The Currie Premises Registered Heritage Structure
Statement of Significance
Formal Recognition Type
Registered Heritage Structure
Description of Historic Place
The Currie Premises is a two-and-a-half storey house with a mid-pitched gable slate roof. It is located in Britannia, Random Island, NL. The designation is confined to the footprint of the building.
The Currie Premises was designated a Registered Heritage Structure by the Heritage Foundation of Newfoundland and Labrador in 1997 due to its historic and aesthetic value.
The Currie Premises has historic value because of its association with a prominent family in Brigus - the Currie Family. The Currie family are of importance to Brigus and the surrounding area because they helped pioneer the slate industry in Newfoundland. Besides the slate industry, the Currie family also owned sawmills, retail stores, and schooners in Labrador, which all benefited the local economy. The fact that John Currie employed Welshmen to run his enterprises is of additional importance to the value of this structure because it is the only designated building in Newfoundland that deals with Welsh history.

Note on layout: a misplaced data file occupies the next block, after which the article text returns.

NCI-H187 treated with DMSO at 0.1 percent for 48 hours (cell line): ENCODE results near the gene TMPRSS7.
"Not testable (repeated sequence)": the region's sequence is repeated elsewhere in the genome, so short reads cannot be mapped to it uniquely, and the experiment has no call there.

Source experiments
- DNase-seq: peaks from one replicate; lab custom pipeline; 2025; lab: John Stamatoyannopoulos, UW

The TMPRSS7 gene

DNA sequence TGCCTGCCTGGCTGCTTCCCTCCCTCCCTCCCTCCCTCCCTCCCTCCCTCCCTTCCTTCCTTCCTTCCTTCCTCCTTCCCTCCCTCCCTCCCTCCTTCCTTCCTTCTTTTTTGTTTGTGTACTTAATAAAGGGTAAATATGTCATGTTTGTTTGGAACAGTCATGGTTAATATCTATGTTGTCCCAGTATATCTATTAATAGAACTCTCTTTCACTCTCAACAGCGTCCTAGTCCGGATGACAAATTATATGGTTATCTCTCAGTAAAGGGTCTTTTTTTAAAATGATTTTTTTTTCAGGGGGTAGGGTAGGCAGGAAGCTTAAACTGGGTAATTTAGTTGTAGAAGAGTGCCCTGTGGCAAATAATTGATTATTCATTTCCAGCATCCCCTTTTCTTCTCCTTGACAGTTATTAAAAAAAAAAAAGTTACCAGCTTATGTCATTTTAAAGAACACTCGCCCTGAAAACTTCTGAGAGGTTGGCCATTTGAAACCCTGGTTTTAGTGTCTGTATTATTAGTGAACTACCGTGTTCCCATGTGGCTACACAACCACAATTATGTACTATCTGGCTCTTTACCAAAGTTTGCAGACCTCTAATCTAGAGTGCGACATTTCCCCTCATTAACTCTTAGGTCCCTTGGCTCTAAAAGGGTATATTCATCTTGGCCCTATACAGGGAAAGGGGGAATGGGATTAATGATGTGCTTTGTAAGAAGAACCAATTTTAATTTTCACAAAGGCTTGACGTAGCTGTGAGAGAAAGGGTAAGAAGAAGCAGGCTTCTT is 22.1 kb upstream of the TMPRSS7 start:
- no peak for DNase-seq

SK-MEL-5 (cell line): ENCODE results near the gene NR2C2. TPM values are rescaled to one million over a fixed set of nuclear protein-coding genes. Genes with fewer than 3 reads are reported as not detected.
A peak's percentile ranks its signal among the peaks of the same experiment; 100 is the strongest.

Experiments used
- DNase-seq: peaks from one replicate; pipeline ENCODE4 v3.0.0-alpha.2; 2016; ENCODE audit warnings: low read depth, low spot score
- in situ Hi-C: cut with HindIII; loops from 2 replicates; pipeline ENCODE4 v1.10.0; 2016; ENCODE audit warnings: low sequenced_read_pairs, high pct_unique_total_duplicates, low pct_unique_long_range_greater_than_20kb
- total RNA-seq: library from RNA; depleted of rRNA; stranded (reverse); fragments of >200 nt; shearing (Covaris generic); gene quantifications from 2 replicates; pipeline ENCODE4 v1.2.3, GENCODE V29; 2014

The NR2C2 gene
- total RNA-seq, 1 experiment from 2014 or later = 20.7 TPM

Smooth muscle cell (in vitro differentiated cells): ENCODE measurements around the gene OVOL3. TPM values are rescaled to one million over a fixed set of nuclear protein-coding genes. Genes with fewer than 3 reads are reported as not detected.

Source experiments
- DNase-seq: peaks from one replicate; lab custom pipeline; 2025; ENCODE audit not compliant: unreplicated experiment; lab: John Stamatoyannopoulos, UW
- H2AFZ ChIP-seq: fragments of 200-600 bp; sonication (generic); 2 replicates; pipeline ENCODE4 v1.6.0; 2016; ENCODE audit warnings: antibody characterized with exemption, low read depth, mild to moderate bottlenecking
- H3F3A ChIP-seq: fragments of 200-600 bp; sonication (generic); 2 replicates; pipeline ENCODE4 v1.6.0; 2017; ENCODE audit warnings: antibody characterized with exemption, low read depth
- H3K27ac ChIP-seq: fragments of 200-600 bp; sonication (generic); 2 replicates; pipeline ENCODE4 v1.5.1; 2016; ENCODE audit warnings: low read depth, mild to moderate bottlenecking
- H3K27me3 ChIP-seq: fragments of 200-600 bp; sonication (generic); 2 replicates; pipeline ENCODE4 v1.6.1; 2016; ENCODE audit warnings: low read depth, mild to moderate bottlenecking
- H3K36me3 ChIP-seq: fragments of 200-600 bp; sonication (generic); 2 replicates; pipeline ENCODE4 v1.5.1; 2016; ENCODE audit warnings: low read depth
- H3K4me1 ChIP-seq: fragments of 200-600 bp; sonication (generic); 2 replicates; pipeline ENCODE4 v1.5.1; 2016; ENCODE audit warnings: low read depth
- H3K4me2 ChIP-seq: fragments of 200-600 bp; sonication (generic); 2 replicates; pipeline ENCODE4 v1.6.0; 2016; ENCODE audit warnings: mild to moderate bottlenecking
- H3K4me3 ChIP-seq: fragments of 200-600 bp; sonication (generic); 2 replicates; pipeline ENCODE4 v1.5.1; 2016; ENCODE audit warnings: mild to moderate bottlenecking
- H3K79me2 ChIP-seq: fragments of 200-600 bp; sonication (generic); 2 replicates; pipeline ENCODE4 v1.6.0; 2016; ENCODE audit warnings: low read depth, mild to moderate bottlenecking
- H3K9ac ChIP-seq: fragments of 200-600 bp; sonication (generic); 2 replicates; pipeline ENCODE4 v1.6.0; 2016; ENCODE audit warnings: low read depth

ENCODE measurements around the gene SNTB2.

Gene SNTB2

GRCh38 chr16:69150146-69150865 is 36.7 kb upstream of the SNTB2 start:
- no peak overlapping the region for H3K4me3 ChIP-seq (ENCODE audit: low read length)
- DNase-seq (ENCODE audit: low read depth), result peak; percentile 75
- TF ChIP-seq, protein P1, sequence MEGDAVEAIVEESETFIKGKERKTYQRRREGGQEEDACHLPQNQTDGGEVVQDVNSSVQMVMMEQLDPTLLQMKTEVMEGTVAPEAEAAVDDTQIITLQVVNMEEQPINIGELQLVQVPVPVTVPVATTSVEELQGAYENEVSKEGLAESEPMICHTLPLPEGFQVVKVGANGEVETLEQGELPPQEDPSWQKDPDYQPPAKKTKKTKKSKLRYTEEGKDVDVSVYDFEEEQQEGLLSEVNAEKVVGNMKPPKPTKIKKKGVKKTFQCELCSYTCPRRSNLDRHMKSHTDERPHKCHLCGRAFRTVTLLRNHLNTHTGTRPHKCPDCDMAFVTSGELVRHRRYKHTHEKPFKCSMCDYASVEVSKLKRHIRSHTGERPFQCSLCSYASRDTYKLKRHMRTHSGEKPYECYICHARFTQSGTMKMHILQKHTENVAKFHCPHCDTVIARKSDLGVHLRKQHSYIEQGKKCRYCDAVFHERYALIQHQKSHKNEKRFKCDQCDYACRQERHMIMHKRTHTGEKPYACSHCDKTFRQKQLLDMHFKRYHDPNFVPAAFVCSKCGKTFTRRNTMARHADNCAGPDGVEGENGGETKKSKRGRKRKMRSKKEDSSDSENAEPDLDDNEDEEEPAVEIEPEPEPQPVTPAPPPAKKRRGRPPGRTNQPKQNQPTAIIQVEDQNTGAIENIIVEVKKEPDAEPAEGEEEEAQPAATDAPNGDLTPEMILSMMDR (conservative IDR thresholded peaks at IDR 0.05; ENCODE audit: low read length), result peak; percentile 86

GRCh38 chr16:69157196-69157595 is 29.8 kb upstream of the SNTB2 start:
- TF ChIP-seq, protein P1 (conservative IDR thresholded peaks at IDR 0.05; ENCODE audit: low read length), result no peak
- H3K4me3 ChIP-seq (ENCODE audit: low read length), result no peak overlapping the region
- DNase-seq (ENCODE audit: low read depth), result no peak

The Currie Premises has aesthetic value because it retains its original slate roof. Though it was common in the early twentieth century to use slate roofing tiles, people now chose to use more economically viable materials such as asphalt, meaning that any remaining slate roofs that still exist are either being lost or replaced. This house serves as a great example of the craftsmanship and technique used by the Currie family to install slate roofs. Also of architectural importance is the overall style of the house. The simplistic style of the house is reflective of outport construction but its large size is indicative of the fact that it was constructed for a well-to-do member of the community.
Source: Heritage Foundation of Newfoundland and Labrador property file “Britannia - The Currie Premises – FPT 35”
Character Defining Elements
All original features of the house which relate to the simplicity of style, local craftsmanship and traditional construction techniques, including:
- Narrow clapboard, wood corner boards and simplicity of exterior decoration and detail;
- Original windows, window placement and trim;
- Original wooden doors and door placement; and
- Slate roof.
Location and History
||1921 - 1921
John T. Currie
||19th Century Vernacular
||Rectangular Long Façade